package com.example.admin.recyclerviewkotlin

import android.support.v7.widget.RecyclerView import android.view.LayoutInflater import android.view.View import android.view.ViewGroup import kotlinx.android.synthetic.main.item_android_version.view.*

/Here in constructor of MyAndroidAdapter we pass the ArrayList and a listener as we want to call them in our Main Activity/

class MyAndroidAdapter(val myAndroidOSList: ArrayList, val listener: (MyAndroidOS) -> Unit) : RecyclerView.Adapter() {

override fun onCreateViewHolder(parent: ViewGroup, viewType: Int): MyAndroidAdapter.ViewHolder { val v = LayoutInflater.from(parent.context).inflate(R.layout.item_android_version, parent, false) return ViewHolder(v) }

override fun onBindViewHolder(holder: MyAndroidAdapter.ViewHolder, position: Int) { holder.bindItems(myAndroidOSList[position], listener) }

override fun getItemCount(): Int { return myAndroidOSList.size }

class ViewHolder(itemView: View) : RecyclerView.ViewHolder(itemView) {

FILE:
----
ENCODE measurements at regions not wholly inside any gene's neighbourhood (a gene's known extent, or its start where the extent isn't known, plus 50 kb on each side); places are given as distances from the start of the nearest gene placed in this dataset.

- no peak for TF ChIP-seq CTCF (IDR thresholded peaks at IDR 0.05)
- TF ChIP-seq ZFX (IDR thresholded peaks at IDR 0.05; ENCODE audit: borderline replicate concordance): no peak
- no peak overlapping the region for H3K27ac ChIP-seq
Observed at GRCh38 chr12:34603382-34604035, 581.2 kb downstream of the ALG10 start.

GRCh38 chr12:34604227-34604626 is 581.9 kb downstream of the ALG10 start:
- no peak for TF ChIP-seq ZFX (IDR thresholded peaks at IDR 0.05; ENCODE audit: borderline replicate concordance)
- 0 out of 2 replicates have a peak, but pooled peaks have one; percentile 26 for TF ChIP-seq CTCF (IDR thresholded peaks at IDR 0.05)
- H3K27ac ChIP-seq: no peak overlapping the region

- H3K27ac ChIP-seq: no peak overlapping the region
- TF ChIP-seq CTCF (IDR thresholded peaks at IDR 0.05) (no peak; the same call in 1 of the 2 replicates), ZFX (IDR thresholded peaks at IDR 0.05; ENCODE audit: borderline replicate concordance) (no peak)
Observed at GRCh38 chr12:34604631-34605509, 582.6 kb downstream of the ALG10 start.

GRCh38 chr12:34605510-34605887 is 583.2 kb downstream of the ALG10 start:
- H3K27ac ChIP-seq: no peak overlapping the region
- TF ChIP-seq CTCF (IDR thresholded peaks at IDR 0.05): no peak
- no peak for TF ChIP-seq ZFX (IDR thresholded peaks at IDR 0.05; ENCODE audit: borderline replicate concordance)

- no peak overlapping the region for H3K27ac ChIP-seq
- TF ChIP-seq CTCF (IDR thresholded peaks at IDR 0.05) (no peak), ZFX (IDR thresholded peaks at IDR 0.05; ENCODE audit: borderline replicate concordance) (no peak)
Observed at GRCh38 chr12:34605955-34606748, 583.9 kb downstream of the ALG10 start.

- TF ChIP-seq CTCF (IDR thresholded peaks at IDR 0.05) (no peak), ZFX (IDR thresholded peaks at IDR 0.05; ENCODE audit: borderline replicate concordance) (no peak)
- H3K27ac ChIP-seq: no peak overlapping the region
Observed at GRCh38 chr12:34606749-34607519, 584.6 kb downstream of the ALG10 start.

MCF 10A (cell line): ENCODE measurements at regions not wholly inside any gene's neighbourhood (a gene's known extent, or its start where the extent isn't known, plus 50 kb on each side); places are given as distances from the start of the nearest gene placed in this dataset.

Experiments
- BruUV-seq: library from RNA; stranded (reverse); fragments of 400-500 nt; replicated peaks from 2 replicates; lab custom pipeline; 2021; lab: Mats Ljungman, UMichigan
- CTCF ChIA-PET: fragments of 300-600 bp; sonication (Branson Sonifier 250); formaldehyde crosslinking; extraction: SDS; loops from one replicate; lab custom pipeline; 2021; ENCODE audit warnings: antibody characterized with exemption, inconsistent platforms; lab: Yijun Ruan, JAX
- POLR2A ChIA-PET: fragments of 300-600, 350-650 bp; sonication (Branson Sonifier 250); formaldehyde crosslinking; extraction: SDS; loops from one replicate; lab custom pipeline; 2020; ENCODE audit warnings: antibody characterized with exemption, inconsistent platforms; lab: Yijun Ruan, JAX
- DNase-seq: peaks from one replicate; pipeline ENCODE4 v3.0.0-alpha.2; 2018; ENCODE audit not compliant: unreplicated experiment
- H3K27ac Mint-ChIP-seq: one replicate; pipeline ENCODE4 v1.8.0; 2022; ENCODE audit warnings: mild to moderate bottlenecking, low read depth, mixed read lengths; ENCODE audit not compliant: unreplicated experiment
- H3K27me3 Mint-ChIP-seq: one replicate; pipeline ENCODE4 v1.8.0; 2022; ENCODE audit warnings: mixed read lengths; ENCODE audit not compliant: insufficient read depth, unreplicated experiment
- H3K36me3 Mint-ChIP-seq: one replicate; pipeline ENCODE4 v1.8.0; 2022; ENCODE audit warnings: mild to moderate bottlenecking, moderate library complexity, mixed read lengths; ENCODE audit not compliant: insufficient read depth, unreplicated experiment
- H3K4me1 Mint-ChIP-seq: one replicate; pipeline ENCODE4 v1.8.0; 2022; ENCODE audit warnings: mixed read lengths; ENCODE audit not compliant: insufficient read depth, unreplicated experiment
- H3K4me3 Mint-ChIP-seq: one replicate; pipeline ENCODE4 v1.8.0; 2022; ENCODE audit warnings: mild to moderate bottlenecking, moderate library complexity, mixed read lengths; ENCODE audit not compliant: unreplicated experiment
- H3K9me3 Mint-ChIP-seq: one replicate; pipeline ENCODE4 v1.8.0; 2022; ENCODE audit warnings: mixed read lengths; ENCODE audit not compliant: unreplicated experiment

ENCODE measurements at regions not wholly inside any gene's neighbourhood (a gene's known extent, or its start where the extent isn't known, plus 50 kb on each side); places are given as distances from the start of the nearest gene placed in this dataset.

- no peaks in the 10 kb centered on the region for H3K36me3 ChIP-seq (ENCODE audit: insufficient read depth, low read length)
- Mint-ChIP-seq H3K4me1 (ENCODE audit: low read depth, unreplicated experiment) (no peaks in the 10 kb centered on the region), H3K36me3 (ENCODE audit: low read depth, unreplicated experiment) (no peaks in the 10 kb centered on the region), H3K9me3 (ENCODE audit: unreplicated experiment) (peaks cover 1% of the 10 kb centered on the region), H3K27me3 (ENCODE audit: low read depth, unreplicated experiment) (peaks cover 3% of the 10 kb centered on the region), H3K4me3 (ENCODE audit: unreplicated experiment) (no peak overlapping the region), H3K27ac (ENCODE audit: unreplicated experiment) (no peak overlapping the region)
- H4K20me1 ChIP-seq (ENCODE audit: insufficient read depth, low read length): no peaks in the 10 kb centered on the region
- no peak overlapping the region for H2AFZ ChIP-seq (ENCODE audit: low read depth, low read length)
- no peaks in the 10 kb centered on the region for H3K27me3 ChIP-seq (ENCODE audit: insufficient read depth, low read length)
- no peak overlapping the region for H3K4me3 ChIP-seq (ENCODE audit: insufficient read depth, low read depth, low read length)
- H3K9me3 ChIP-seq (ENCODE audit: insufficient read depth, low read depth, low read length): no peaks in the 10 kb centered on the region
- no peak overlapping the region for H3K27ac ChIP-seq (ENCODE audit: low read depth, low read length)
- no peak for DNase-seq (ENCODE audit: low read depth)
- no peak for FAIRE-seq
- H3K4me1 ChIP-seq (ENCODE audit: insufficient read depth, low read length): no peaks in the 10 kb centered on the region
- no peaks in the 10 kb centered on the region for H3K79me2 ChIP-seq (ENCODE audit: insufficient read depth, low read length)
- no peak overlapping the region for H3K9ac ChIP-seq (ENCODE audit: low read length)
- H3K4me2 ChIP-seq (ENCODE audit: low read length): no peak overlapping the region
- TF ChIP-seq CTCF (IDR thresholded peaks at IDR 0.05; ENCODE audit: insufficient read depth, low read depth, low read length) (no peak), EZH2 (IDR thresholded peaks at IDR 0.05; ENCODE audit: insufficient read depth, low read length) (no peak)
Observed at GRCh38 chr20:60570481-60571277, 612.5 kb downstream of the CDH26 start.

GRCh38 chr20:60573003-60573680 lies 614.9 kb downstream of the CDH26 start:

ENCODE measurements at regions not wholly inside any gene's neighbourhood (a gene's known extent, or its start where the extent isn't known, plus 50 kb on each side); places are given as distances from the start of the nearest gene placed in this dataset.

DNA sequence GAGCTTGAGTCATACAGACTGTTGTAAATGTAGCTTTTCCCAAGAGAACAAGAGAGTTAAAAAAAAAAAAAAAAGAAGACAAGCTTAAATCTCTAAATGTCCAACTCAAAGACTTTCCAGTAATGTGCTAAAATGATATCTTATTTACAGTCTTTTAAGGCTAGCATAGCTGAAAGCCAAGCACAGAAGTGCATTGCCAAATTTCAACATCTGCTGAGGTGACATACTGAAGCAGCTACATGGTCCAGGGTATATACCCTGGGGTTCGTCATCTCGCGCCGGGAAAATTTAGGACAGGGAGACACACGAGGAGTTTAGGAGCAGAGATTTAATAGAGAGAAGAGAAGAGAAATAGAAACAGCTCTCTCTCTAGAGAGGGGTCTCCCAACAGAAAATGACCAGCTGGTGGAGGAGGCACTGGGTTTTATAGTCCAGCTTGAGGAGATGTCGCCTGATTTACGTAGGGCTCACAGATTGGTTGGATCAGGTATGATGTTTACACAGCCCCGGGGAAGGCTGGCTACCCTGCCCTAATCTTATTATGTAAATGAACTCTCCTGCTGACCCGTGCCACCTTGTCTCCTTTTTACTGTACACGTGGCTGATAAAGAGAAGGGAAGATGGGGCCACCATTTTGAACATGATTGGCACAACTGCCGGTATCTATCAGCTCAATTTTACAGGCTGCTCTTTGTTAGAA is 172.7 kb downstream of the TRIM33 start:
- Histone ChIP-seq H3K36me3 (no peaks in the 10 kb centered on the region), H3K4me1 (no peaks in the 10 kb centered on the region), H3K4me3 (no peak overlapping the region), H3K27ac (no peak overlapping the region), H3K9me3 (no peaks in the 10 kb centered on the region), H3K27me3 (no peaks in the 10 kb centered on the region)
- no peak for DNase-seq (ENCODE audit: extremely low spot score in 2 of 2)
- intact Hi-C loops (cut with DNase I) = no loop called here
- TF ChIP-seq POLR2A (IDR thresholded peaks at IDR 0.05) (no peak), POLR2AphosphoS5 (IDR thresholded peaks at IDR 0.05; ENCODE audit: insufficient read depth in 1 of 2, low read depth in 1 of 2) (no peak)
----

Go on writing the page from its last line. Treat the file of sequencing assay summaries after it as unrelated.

fun bindItems(myAndroidOS: MyAndroidOS, listener: (MyAndroidOS) -&gt; Unit) = with(itemView)  {

/* tvName, tvVersion, ivIcon are the ids which we have specified in item_android_version.xml and they are available to us due to kotlin extensions which we have added in our gradle and we also have imported in this class( import kotlinx.android.synthetic.main.item_android_version.view.* ) In this import you can write the name of any xml file without the need to bind it in your class file and thus get rid of findViewById */ itemView.tvName.text = myAndroidOS.name /*Like here we directly use tvName without using findViewById */ itemView.tvVersion.text = myAndroidOS.version itemView.ivIcon.setImageResource(myAndroidOS.imageIcon) itemView.setOnClickListener{listener(myAndroidOS)} } }

Step VII: Now, we come to MainActivity.kt class:

package com.example.admin.recyclerviewkotlin

import android.support.v7.app.AppCompatActivity import android.os.Bundle import android.support.v7.widget.LinearLayoutManager import android.support.v7.widget.RecyclerView import android.widget.LinearLayout import org.jetbrains.anko.toast

class MainActivity : AppCompatActivity() {

override fun onCreate(savedInstanceState: Bundle?) { super.onCreate(savedInstanceState) setContentView(R.layout.activity_main)

   //Bind the recyclerview
   val recyclerView = findViewById(R.id.rvAndroidVersions) as RecyclerView